QR codes will ID historic places

Lecompton QR Codes

Photo by Bridget Weishaar
Elaine Boose, member of the Lecompton Historical Society, works with the Windsor Hotel group on finishing their quilt block artwork. The childrens’ artwork, along with the QR codes will be placed on a PVC pipe at each historic location.


by Bridget Weishaar
Lecompton, the once Territorial Capital of Kansas in 1855, may have already been known for its historical sites, but that didn’t stop the fourth-graders in Sandy Gantz’s class from going one step further and bringing the quiet little town into the big virtual world.
For the past six weeks, the fourth-graders at Lecompton Elementary along with 15 volunteers from the Lecompton Historical Society, have been researching locations, gathering information and developing QR codes for the town’s historic sites. QR or quick response codes, are a two dimensional optical label that contains information about the item attached.
“Every year at this time we study Kansas history.  This year we decided to learn more about our own town,” Gantz said.
And so the idea for QR codes was formed.
With the help of historical society members, Gantz applied for and was issued a $250 community action grant from Thrivent Financial to help get the ball rolling.  Among the list of chosen locations were Constitution Hall, the Territorial Capital Museum, the Rowena Hotel, the Lecompton Post Office and even the ferry boat crossing.  There are 15 sites in all.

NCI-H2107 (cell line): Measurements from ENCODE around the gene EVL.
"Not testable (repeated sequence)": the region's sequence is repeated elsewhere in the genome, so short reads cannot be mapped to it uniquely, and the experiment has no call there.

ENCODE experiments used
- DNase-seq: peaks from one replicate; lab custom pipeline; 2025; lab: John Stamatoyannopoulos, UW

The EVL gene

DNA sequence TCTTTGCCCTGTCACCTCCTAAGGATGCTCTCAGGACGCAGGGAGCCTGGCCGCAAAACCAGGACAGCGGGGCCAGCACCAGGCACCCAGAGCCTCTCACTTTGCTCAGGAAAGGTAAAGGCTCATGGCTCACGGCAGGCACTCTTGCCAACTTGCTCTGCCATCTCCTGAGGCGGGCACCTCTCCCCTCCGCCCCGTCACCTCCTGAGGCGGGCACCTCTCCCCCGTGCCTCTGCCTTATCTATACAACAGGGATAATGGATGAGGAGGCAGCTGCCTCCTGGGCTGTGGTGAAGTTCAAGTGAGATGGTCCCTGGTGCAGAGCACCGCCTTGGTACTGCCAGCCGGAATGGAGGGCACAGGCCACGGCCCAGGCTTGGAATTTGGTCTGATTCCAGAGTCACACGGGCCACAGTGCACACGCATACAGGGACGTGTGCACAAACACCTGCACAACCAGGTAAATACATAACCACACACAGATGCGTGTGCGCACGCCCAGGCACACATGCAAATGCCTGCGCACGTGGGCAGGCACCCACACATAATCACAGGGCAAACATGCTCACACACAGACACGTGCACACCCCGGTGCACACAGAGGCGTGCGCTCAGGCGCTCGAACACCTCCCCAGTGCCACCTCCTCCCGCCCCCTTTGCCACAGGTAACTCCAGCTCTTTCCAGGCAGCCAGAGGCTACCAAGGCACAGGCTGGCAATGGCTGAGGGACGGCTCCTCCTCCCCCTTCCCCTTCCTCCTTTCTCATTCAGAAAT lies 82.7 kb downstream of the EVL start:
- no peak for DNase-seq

Once the QR codes are in place, visitors to the sites will be able to access the code from their smartphones for a virtual tour of each location.  The user will then be directed to a YouTube video designed by members of the fourth-grade class.
Some videos will include historic photos of the once operable site with a short history lesson given by the kids. Others will be re-enactment video clips made by the children themselves, such as the great bank robbery of 1925.
Gantz’s ending goal for the project is to have all the QR codes, along with quilt block artwork designed by the children, in place at all 15 locations by mid June. Just in time for the town’s Territorial Days.

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Posted by on May 27 2015. Filed under Featured, The Vindicator. You can follow any responses to this entry through the RSS 2.0. Both comments and pings are currently closed.

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